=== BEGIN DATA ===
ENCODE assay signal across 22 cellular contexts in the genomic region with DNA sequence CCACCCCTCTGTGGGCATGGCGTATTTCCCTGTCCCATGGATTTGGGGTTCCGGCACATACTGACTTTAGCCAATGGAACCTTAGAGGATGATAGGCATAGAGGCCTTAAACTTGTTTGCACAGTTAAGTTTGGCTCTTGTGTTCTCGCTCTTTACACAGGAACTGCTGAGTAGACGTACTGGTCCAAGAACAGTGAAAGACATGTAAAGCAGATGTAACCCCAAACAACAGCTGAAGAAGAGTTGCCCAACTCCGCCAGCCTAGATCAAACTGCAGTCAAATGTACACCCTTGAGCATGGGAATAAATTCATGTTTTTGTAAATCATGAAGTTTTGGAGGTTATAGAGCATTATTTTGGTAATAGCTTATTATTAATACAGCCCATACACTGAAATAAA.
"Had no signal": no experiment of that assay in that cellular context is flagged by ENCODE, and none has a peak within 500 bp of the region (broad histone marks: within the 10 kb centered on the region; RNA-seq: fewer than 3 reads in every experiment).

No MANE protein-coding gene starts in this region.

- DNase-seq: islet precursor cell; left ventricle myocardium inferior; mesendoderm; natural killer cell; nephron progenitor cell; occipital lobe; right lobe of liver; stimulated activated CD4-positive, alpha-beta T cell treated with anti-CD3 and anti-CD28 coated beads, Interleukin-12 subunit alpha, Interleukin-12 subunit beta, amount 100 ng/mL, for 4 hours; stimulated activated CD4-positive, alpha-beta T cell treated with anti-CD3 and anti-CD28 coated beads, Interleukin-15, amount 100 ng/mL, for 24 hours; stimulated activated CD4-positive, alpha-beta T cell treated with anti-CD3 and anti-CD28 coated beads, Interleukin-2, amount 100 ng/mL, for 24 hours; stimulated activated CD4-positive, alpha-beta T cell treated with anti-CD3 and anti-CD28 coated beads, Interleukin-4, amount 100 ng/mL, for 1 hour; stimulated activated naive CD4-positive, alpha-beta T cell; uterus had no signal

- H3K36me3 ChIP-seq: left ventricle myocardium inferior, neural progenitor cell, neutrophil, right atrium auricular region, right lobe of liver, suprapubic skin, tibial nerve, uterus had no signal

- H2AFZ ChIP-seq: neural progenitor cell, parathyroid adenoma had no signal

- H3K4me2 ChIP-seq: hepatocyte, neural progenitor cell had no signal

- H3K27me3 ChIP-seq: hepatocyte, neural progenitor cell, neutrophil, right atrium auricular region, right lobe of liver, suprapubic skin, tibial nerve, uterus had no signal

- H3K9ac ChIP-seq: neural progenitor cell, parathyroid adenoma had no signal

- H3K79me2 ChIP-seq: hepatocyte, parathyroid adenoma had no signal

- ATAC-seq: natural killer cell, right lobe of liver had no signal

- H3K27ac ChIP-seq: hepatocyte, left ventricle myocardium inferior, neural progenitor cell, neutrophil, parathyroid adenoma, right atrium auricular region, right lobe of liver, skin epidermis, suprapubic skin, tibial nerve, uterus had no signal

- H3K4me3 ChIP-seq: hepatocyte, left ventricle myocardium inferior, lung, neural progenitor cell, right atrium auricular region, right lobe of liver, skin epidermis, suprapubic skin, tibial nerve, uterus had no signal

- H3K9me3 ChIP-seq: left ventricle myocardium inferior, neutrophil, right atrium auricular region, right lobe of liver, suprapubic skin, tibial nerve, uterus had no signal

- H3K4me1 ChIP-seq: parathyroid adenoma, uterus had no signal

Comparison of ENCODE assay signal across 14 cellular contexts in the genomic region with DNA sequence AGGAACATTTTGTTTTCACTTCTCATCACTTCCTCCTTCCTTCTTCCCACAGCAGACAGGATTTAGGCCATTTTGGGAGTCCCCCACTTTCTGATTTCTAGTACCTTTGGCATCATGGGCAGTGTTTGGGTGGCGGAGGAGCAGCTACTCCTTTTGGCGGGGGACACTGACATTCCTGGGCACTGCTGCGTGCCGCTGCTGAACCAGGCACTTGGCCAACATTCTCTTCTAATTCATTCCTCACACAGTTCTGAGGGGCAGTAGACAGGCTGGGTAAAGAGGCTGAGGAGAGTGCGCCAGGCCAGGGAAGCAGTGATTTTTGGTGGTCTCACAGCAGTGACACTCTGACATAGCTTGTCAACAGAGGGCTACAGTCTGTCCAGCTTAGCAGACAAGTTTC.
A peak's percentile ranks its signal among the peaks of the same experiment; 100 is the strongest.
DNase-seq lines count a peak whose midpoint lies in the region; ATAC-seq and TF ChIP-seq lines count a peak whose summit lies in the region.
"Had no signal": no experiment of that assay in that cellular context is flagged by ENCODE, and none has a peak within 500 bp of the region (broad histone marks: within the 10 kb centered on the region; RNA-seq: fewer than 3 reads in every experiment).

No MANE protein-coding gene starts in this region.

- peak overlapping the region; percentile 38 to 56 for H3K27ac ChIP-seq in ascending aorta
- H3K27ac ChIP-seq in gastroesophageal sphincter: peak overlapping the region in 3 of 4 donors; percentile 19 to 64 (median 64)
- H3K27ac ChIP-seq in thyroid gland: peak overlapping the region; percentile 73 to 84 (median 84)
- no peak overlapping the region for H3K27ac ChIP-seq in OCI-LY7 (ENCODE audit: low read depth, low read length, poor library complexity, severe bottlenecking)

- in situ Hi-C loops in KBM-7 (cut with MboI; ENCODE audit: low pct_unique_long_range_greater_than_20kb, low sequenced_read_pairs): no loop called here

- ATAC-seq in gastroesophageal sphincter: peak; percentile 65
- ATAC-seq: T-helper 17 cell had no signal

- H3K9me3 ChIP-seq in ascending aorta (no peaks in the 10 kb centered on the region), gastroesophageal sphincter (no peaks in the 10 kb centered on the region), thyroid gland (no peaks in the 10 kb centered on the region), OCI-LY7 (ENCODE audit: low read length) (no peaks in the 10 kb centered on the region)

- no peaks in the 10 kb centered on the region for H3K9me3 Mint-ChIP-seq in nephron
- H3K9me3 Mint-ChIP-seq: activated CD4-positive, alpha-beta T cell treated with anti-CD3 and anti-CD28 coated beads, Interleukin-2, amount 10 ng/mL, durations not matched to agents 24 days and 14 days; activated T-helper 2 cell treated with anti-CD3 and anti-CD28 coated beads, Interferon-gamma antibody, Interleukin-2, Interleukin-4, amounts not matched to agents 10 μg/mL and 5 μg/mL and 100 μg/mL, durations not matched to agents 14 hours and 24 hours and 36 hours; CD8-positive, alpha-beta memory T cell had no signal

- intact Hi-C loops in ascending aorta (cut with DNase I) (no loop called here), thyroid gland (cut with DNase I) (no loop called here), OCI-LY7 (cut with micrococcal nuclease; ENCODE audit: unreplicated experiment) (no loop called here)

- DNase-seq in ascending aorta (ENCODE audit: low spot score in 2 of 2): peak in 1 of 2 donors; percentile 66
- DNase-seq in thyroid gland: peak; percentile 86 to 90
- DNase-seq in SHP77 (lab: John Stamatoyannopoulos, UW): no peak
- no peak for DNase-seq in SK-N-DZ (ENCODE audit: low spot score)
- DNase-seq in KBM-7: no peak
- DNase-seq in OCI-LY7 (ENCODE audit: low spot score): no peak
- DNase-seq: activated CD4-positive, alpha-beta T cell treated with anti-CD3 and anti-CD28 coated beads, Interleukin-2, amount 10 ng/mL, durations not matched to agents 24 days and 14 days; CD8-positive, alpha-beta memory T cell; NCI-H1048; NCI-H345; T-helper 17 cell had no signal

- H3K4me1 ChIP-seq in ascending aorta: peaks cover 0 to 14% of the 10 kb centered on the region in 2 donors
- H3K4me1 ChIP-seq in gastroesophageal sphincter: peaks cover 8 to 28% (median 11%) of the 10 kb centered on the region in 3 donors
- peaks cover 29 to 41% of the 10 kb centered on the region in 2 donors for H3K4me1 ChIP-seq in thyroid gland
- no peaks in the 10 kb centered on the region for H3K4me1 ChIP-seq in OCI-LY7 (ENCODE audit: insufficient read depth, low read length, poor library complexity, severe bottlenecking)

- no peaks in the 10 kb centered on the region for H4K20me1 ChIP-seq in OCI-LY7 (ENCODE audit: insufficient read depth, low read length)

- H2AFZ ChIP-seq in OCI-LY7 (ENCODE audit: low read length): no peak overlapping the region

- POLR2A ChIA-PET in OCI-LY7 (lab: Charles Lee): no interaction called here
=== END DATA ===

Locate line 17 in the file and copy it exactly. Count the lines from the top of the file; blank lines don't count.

A peak's percentile ranks its signal among the peaks of the same experiment; 100 is the strongest.